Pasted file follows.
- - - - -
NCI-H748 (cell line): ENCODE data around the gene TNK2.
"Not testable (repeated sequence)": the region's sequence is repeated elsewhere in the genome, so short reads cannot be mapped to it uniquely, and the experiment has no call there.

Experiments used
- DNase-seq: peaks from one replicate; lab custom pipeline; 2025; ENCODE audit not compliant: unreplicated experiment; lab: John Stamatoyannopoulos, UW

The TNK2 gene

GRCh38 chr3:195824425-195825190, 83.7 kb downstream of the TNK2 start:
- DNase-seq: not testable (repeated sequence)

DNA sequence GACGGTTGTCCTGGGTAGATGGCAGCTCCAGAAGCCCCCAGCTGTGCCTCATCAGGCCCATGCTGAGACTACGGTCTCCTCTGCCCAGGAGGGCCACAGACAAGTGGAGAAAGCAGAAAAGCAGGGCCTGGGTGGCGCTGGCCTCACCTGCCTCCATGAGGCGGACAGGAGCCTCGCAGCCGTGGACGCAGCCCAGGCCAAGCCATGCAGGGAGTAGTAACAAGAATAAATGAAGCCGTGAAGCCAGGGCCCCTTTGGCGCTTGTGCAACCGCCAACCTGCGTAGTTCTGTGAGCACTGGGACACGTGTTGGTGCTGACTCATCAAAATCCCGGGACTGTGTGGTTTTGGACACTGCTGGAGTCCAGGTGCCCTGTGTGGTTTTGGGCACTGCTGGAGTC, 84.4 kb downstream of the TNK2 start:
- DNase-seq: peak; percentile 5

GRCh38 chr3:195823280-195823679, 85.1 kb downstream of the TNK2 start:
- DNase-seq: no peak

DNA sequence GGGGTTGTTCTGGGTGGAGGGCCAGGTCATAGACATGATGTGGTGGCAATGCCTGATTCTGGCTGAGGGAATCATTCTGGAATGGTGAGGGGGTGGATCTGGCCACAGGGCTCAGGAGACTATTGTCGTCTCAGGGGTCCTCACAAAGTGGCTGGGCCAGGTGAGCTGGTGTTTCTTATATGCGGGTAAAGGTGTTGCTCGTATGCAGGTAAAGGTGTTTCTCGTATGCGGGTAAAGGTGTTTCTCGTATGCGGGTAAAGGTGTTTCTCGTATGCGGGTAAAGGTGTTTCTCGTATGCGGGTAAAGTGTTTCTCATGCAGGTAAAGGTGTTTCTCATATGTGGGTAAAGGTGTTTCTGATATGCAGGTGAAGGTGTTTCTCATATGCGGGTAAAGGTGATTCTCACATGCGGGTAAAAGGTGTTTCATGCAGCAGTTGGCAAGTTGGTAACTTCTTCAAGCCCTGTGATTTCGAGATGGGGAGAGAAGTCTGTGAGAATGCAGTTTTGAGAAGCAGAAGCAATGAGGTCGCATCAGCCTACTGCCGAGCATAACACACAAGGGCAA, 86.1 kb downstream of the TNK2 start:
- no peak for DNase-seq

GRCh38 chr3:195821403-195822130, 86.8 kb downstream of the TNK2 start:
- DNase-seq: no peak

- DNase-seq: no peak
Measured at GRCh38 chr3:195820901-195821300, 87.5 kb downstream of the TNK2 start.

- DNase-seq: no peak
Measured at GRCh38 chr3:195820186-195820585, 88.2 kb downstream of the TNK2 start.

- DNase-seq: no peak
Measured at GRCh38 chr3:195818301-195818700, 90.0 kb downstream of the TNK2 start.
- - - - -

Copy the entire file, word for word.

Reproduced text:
NCI-H748 (cell line): ENCODE data around the gene TNK2.
"Not testable (repeated sequence)": the region's sequence is repeated elsewhere in the genome, so short reads cannot be mapped to it uniquely, and the experiment has no call there.

Experiments used
- DNase-seq: peaks from one replicate; lab custom pipeline; 2025; ENCODE audit not compliant: unreplicated experiment; lab: John Stamatoyannopoulos, UW

The TNK2 gene

GRCh38 chr3:195824425-195825190, 83.7 kb downstream of the TNK2 start:
- DNase-seq: not testable (repeated sequence)

DNA sequence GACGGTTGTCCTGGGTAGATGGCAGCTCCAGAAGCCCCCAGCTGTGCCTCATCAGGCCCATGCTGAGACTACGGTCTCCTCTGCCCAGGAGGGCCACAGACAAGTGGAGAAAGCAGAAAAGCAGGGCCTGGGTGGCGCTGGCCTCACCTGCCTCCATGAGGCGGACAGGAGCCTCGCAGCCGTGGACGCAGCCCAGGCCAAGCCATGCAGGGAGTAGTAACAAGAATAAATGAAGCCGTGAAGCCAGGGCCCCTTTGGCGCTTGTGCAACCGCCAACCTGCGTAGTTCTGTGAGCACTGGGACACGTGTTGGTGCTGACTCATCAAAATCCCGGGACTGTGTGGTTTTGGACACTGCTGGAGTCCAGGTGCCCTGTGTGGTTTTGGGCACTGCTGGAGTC, 84.4 kb downstream of the TNK2 start:
- DNase-seq: peak; percentile 5

GRCh38 chr3:195823280-195823679, 85.1 kb downstream of the TNK2 start:
- DNase-seq: no peak

DNA sequence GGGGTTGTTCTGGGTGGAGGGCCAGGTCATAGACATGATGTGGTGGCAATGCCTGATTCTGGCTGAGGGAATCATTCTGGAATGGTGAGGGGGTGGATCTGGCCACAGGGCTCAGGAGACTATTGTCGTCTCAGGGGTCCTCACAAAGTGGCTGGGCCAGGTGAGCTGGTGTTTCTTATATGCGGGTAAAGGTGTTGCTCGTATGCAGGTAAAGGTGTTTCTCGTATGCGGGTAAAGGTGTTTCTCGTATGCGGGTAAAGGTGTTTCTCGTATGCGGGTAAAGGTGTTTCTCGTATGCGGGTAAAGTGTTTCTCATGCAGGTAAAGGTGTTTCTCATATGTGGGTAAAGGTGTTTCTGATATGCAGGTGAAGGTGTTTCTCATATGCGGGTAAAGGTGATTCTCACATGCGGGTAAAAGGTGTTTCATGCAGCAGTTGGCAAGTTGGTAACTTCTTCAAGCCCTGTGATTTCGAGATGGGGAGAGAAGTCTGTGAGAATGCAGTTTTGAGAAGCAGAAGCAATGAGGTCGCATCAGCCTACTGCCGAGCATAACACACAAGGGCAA, 86.1 kb downstream of the TNK2 start:
- no peak for DNase-seq

GRCh38 chr3:195821403-195822130, 86.8 kb downstream of the TNK2 start:
- DNase-seq: no peak

- DNase-seq: no peak
Measured at GRCh38 chr3:195820901-195821300, 87.5 kb downstream of the TNK2 start.

- DNase-seq: no peak
Measured at GRCh38 chr3:195820186-195820585, 88.2 kb downstream of the TNK2 start.

- DNase-seq: no peak
Measured at GRCh38 chr3:195818301-195818700, 90.0 kb downstream of the TNK2 start.